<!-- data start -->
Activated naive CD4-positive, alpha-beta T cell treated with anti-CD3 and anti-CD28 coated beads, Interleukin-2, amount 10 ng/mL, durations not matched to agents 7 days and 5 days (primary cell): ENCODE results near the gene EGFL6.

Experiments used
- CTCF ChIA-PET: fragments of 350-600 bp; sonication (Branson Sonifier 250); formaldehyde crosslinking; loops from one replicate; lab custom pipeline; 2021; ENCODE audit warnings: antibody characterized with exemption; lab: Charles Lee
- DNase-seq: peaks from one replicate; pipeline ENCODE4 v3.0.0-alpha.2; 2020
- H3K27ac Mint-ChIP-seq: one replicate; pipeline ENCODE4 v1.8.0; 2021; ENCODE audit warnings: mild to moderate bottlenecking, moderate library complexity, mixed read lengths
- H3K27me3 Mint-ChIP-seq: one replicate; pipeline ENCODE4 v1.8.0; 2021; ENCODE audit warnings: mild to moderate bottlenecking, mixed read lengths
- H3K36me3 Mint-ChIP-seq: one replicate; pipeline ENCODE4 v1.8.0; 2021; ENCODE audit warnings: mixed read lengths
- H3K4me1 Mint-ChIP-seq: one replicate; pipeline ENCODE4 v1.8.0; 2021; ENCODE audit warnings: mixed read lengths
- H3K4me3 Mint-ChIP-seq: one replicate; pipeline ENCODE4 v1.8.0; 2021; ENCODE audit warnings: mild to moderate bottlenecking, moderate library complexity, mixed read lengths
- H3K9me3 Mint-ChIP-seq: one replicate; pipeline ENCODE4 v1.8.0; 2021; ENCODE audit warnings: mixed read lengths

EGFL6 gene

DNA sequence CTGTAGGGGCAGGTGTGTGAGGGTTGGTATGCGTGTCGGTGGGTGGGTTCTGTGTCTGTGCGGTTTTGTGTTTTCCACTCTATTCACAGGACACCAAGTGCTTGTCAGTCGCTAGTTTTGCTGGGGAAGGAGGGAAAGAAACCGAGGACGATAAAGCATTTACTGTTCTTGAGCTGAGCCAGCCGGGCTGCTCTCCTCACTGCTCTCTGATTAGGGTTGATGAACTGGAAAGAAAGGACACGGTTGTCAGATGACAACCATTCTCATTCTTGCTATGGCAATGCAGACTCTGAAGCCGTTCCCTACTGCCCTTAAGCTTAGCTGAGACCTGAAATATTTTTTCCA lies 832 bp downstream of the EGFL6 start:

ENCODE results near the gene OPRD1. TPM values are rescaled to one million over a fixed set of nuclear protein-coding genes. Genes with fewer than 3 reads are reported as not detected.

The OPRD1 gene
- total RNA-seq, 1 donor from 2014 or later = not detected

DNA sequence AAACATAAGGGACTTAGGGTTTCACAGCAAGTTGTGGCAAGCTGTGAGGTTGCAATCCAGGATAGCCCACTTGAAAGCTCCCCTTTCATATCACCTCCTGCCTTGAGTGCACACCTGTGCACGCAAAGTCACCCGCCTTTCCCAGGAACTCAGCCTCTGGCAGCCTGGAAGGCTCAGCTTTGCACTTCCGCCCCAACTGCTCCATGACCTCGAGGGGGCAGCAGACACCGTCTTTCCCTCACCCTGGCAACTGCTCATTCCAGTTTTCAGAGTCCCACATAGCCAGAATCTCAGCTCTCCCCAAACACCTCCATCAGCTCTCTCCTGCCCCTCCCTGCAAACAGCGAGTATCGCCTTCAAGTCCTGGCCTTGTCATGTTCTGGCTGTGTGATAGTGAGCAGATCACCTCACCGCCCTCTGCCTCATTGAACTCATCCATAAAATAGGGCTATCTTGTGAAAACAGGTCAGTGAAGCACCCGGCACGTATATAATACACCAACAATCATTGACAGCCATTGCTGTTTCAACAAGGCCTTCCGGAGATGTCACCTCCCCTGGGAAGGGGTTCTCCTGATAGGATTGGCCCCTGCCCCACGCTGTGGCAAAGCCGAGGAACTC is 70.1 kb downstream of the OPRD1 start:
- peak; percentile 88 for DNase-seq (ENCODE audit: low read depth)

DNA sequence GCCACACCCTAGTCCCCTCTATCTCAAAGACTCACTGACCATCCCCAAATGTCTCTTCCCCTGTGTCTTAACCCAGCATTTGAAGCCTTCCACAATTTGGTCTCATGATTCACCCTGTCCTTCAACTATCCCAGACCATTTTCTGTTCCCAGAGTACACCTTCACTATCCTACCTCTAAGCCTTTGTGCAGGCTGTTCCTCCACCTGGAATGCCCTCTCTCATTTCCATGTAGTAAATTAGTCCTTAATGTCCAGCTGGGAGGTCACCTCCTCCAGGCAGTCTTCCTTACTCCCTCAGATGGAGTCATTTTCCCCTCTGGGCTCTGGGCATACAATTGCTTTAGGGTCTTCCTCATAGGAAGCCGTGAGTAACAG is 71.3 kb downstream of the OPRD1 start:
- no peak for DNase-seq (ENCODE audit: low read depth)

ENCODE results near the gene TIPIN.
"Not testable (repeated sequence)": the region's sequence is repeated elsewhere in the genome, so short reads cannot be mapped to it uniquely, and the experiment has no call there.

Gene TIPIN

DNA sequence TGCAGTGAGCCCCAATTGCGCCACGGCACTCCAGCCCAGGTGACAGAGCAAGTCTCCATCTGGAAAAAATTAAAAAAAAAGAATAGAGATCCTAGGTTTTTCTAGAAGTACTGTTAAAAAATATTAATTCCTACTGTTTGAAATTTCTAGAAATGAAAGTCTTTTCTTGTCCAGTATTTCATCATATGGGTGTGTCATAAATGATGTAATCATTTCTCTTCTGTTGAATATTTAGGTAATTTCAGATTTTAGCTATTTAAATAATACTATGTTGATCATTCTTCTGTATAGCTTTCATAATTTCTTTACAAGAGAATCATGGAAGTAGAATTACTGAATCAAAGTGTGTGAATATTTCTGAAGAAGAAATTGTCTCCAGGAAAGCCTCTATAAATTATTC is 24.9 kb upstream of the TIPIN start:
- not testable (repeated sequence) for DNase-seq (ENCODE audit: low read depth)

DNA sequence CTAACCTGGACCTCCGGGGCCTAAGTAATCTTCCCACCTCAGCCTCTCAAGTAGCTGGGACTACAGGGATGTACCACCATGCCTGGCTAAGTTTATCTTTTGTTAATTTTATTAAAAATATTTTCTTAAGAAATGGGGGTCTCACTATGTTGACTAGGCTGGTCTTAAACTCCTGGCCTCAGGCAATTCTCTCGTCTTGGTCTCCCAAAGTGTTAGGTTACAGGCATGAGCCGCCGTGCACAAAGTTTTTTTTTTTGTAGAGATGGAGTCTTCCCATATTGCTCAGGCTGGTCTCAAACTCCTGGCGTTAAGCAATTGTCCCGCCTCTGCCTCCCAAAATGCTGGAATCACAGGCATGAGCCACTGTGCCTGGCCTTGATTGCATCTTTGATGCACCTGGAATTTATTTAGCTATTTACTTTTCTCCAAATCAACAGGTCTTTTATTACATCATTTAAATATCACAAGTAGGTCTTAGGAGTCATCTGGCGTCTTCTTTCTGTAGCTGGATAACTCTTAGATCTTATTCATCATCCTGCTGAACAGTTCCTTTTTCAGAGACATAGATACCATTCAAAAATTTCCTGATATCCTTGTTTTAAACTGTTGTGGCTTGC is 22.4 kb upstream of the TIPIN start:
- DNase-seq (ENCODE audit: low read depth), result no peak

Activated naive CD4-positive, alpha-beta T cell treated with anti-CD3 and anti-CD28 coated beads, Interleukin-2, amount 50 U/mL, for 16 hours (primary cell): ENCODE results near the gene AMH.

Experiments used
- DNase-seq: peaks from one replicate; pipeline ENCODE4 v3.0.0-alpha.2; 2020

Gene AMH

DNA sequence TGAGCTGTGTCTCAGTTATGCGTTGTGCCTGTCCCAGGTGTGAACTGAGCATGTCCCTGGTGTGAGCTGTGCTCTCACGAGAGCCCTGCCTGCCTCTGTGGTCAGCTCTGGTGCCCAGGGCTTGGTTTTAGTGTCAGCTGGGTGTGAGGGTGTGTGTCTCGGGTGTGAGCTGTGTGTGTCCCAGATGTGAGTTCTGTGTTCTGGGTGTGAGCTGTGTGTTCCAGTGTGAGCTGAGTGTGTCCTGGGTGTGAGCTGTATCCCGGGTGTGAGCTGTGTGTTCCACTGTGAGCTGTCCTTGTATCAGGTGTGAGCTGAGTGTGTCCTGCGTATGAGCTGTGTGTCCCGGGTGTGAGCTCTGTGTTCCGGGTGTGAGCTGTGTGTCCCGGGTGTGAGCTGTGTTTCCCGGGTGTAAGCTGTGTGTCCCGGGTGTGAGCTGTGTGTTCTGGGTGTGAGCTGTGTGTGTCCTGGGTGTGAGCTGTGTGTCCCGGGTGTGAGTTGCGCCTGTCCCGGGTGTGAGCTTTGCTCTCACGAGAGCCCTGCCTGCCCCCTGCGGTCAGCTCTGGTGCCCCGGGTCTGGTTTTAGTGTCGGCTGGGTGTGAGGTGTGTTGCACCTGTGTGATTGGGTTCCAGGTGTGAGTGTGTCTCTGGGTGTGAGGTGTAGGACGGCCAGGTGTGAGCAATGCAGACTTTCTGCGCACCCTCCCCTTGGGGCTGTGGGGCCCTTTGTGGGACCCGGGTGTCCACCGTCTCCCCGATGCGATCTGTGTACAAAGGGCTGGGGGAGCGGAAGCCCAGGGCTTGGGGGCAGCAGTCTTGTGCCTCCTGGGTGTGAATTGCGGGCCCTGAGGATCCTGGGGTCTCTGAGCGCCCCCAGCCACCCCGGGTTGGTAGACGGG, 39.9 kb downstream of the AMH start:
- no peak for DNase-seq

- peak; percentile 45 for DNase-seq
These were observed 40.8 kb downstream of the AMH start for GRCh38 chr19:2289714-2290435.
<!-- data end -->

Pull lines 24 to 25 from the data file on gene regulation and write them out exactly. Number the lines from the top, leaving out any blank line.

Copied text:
- not testable (repeated sequence) for DNase-seq (ENCODE audit: low read depth)

DNA sequence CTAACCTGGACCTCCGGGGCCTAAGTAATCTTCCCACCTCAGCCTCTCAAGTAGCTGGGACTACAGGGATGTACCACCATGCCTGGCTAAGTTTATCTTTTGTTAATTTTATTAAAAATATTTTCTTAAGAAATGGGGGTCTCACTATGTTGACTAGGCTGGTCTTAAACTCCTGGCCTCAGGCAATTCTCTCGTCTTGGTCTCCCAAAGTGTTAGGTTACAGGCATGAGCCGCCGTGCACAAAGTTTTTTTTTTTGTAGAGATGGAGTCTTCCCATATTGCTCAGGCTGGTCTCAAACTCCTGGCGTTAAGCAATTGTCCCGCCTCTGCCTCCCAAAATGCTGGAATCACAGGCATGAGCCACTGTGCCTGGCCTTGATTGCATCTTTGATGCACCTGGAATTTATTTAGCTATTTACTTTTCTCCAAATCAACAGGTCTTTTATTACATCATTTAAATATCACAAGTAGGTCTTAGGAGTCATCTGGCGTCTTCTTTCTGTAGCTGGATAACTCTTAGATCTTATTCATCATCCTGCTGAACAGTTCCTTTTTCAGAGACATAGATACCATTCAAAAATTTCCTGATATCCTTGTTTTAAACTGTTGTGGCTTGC is 22.4 kb upstream of the TIPIN start: